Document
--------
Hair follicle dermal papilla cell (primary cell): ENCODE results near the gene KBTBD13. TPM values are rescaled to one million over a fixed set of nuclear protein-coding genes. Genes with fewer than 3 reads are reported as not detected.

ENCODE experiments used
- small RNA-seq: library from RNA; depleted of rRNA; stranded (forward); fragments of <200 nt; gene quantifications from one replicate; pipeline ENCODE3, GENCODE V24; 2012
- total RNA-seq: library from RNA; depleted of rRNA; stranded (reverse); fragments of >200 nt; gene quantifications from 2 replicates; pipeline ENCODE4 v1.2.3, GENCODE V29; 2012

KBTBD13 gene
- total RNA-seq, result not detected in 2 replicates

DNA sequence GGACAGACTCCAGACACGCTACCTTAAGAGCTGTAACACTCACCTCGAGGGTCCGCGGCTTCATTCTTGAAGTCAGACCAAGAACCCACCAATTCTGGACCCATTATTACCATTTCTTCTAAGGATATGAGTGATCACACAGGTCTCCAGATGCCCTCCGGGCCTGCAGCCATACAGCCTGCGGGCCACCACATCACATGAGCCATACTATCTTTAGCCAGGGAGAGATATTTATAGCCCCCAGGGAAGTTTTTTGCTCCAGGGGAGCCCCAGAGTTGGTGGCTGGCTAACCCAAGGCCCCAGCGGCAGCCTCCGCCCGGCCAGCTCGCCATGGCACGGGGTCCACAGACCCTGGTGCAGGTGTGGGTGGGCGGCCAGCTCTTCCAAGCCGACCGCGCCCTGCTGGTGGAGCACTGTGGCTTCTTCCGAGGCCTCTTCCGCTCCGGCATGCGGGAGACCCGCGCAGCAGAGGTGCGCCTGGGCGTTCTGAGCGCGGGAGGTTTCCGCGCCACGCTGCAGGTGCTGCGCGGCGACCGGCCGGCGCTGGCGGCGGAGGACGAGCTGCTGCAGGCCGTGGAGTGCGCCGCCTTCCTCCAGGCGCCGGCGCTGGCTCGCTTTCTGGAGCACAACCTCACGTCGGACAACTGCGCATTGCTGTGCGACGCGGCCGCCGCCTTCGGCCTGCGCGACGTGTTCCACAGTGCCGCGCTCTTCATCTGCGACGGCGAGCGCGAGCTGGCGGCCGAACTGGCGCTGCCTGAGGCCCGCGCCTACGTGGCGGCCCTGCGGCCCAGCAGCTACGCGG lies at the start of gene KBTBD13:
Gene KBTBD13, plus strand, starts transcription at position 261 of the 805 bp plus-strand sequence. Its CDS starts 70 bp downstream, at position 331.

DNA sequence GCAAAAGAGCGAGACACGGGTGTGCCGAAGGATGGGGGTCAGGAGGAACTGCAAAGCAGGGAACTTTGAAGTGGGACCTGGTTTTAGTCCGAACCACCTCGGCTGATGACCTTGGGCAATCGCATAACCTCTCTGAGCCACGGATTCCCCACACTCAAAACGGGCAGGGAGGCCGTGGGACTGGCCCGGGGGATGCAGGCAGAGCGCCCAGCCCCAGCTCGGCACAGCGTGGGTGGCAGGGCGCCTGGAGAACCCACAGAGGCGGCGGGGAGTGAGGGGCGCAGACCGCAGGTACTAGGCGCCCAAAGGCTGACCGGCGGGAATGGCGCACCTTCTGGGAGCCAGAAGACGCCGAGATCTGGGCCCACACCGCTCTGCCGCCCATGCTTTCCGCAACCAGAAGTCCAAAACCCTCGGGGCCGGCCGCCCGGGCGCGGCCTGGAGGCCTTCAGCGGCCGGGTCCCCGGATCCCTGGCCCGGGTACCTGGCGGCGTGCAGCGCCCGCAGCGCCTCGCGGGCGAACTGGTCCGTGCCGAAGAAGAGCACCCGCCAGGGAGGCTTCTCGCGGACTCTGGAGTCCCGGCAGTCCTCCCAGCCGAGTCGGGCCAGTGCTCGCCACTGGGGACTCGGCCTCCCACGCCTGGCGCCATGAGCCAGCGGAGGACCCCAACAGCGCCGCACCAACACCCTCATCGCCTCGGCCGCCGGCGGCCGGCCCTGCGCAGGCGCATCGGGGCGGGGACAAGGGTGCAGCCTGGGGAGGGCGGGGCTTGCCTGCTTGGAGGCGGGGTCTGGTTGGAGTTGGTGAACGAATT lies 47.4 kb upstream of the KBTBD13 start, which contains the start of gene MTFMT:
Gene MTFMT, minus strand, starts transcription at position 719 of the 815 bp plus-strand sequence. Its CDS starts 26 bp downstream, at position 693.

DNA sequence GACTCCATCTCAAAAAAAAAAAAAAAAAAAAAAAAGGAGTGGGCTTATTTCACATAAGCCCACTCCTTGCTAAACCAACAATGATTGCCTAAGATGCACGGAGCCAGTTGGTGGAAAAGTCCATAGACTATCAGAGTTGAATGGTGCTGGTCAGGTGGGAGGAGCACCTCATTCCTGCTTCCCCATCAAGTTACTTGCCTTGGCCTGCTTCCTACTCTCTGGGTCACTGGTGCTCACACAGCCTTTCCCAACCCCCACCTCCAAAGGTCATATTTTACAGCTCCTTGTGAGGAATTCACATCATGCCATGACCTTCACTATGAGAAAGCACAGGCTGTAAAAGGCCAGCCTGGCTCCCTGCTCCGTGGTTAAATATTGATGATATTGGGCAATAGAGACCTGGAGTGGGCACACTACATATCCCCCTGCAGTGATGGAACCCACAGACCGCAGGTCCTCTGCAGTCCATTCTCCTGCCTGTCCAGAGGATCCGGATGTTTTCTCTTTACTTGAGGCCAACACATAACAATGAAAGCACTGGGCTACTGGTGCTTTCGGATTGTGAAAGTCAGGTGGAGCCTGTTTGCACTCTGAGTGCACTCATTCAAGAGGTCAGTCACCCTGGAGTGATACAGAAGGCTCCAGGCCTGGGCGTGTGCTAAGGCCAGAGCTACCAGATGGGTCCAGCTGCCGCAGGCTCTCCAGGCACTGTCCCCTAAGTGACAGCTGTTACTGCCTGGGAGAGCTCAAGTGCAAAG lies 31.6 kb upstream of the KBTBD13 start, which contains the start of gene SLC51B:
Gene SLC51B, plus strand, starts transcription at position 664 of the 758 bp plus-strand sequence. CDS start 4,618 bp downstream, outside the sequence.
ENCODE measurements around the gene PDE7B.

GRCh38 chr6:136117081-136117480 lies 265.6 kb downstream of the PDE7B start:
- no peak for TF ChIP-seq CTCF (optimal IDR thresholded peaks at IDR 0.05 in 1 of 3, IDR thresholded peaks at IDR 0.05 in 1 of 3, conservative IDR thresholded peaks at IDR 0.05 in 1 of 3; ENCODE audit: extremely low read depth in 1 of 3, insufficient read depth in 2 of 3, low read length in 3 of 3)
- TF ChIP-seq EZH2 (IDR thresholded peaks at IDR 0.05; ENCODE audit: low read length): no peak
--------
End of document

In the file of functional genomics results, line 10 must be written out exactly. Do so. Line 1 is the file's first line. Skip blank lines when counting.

Gene MTFMT, minus strand, starts transcription at position 719 of the 815 bp plus-strand sequence. Its CDS starts 26 bp downstream, at position 693.